Barium peroxide is the inorganic compound with the formula Ba O2. This white solid (gray when impure) is one of the most common inorganic peroxides, and it was the first peroxide compound discovered. Being an oxidizer and giving a vivid green colour upon ignition (as do all barium compounds), it finds some use in fireworks; historically, it was also used as a precursor for hydrogen peroxide. Structure Barium peroxide is a peroxide, containing subunits. The solid is isomorphous to calcium carbide, CaC2. Preparation and use Barium peroxide arises by the reversible reaction of O2 with barium oxide. The peroxide forms around 500 °C and oxygen is released above 820 °C. : 2 BaO + O2 ⇌ 2 BaO2 This reaction is the basis for the now-obsolete Brin process for separating oxygen from the atmosphere. Other oxides, e.g. Na2O and SrO, behave similarly.Holleman, A. F.; Wiberg, E. "Inorganic Chemistry" Academic Press: San Diego, 2001. . In another obsolete application, barium peroxi ...
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Joseph-Louis Gay-Lussac
Joseph Louis Gay-Lussac (, , ; 6 December 1778 – 9 May 1850) was a French chemist and physicist. He is known mostly for his discovery that water is made of two parts hydrogen and one part oxygen (with Alexander von Humboldt), for two laws related to gases, and for his work on alcohol–water mixtures, which led to the degrees Gay-Lussac used to measure alcoholic beverages in many countries. Biography Gay-Lussac was born at Saint-Léonard-de-Noblat in the present-day department of Haute-Vienne. The father of Joseph Louis Gay, Anthony Gay, son of a doctor, was a lawyer and prosecutor and worked as a judge in Noblat Bridge. Father of two sons and three daughters, he owned much of the Lussac village and usually added the name of this hamlet of the Haute-Vienne to his name, following a custom of the Ancien Régime. Towards the year 1803, father and son finally adopted the name Gay-Lussac. During the Revolution, on behalf of the Law of Suspects, his father, former king's att ...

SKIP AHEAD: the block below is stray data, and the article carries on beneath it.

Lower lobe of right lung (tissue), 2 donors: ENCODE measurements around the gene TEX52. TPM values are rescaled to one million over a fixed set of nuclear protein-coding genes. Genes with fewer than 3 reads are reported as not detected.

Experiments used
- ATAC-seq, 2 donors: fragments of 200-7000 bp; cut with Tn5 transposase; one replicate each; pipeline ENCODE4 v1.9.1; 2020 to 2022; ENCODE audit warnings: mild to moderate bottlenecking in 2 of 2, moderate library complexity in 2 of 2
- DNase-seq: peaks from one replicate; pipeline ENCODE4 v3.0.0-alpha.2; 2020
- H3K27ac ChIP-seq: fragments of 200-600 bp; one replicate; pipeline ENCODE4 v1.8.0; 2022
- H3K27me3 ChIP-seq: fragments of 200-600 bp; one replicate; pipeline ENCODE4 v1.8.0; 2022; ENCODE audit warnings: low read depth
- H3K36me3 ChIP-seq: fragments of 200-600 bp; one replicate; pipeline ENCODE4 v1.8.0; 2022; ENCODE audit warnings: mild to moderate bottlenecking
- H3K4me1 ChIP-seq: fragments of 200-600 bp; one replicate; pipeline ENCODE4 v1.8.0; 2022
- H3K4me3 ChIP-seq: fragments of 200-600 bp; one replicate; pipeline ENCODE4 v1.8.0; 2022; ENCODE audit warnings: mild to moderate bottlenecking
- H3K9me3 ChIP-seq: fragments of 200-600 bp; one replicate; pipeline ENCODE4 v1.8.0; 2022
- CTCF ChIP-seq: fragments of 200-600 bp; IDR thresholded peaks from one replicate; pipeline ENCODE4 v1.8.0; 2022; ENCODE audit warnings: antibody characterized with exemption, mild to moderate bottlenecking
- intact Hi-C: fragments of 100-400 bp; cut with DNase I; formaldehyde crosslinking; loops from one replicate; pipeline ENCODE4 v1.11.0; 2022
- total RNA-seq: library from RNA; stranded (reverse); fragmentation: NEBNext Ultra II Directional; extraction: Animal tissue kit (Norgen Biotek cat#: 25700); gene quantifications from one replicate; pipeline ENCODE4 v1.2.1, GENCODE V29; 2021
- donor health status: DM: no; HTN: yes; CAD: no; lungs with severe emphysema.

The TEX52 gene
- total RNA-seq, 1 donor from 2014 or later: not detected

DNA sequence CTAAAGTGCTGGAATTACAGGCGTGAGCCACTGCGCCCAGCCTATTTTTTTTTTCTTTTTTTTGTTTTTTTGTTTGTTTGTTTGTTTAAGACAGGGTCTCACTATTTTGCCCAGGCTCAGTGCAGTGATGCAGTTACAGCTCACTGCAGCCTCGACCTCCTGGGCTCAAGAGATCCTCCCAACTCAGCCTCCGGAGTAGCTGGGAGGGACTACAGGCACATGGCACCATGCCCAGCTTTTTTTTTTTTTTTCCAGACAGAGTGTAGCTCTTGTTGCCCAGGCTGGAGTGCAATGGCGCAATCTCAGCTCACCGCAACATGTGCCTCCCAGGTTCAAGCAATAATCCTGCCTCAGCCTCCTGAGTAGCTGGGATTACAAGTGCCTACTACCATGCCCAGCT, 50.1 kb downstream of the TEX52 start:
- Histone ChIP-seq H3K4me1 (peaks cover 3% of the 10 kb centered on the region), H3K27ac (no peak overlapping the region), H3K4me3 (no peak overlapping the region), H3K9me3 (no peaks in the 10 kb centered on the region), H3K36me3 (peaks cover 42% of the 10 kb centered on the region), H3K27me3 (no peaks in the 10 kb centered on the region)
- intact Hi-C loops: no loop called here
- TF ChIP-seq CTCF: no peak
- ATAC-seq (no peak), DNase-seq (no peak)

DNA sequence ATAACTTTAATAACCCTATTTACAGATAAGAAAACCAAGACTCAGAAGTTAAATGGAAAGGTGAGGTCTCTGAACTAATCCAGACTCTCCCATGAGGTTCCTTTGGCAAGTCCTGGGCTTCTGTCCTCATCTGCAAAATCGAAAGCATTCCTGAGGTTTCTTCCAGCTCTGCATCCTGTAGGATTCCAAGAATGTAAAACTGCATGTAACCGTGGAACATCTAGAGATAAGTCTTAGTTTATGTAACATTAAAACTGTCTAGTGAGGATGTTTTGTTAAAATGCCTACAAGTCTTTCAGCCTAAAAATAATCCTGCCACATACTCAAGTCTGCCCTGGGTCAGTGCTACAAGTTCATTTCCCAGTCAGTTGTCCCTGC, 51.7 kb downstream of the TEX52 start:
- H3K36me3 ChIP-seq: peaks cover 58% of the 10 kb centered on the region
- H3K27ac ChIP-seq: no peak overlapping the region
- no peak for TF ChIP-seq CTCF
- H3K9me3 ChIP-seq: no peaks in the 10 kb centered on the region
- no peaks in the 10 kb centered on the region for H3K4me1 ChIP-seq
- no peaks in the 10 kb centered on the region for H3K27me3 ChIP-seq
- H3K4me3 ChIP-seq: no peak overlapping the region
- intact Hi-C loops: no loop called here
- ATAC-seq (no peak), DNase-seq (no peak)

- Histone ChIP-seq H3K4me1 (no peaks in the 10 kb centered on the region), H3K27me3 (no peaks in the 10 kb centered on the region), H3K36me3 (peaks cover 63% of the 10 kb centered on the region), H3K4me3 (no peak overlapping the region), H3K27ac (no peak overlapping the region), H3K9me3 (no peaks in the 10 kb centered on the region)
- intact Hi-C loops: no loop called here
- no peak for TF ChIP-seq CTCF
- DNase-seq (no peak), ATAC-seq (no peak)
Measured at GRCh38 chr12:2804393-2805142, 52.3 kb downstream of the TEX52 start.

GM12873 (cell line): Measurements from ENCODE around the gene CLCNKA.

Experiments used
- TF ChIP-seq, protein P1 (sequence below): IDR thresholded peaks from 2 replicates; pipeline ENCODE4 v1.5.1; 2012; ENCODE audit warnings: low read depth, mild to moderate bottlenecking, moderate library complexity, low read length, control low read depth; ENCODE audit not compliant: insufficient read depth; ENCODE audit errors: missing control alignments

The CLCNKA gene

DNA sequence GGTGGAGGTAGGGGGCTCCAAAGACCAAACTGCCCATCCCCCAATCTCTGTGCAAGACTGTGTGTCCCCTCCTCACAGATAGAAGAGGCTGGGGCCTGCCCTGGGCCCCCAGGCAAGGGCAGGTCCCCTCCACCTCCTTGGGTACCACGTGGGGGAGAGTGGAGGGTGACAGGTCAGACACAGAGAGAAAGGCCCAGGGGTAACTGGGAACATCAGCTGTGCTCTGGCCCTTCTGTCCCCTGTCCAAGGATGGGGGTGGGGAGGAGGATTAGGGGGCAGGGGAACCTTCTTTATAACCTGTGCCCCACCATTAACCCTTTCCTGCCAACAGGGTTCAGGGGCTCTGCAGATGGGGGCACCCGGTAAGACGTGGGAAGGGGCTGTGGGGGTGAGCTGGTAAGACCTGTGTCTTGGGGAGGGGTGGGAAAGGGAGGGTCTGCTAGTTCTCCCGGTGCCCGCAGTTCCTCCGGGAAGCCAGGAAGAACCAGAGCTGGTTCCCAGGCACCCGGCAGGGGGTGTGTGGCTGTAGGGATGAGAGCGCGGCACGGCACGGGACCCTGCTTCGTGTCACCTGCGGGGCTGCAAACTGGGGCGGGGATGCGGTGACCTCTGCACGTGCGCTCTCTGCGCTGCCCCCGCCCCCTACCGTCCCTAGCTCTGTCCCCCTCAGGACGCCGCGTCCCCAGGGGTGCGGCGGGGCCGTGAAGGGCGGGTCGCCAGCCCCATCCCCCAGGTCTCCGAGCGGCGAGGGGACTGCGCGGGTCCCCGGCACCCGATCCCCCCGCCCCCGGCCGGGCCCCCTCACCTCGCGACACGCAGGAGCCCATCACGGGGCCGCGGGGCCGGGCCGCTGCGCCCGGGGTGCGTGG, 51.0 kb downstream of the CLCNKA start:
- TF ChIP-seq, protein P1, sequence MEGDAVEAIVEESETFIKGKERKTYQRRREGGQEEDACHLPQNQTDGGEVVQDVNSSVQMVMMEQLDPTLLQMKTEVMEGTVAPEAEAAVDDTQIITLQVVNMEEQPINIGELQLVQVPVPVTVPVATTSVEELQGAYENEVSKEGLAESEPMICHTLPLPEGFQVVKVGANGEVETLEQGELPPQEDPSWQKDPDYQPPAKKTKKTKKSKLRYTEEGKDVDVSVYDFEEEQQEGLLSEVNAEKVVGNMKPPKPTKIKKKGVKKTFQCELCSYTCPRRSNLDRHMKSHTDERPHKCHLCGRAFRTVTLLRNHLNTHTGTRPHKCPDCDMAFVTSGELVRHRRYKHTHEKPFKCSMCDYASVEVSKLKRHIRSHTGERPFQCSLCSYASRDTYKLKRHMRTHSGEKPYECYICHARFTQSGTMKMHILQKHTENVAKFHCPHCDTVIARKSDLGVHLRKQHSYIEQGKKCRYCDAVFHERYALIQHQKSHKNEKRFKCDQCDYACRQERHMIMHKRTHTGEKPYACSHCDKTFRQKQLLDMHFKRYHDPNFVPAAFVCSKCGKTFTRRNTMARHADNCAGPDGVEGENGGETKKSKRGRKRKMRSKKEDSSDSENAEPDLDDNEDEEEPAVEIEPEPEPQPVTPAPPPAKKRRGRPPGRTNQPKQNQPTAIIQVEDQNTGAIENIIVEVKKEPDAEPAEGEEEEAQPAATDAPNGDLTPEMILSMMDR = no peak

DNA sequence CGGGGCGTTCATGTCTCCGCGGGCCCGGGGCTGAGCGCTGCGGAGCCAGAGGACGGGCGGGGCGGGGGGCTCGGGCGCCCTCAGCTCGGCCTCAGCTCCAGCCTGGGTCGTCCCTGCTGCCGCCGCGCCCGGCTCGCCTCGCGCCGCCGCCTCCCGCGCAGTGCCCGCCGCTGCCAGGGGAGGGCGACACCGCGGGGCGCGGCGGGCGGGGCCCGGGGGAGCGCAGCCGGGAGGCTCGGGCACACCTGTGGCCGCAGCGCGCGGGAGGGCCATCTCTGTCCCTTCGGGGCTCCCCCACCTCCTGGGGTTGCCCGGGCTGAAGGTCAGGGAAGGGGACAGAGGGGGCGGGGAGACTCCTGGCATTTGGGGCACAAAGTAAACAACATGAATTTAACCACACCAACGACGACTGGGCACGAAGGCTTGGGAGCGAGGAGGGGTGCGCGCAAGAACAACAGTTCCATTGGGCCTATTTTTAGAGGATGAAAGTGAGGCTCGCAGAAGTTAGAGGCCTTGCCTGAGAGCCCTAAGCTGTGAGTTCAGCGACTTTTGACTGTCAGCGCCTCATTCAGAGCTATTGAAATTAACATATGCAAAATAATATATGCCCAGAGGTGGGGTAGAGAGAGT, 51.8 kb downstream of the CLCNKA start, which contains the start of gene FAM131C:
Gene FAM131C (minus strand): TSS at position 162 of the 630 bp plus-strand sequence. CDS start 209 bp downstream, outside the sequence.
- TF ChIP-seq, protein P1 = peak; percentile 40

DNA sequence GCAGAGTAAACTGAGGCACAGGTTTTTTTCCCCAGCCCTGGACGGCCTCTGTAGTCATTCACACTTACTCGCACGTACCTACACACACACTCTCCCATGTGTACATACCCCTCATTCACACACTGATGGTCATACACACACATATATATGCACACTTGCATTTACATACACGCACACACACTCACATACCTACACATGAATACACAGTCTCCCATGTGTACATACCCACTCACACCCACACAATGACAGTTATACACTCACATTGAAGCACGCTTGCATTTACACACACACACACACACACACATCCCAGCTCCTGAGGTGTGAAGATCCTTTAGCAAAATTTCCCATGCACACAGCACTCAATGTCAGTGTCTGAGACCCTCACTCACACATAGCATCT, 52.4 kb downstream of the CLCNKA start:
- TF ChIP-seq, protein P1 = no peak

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Jean-Baptiste Boussingault
Jean-Baptiste Joseph Dieudonné Boussingault (2 February 1801 – 11 May 1887) was a French chemist who made significant contributions to agricultural science, petroleum science and metallurgy. Biography Jean-Baptiste Boussingault – an agricultural scientist and chemist – was born in Paris. After studying at the school of Mining, mines at Saint-Etienne he went to Alsace to work in the asphalt mines – a two-year interlude that was to shape his contributions to science. During the insurrection of the Spanish colonies, the president of Gran-Colombia, the liberator Simón Bolívar, named Francisco Antonio Zea, ambassador in France, to contract youngers and singles European scientists to investigate the available sources of his new formed nation. In 1822 Boussingault with the Peruvian geologist :en:Mariano Eduardo de Rivero y Ustariz, Mariano Rivero were contracted by Zea and they went to Venezuela as a mining engineer on behalf of an English company contracted by Simón Bol� ...
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Carbon Dioxide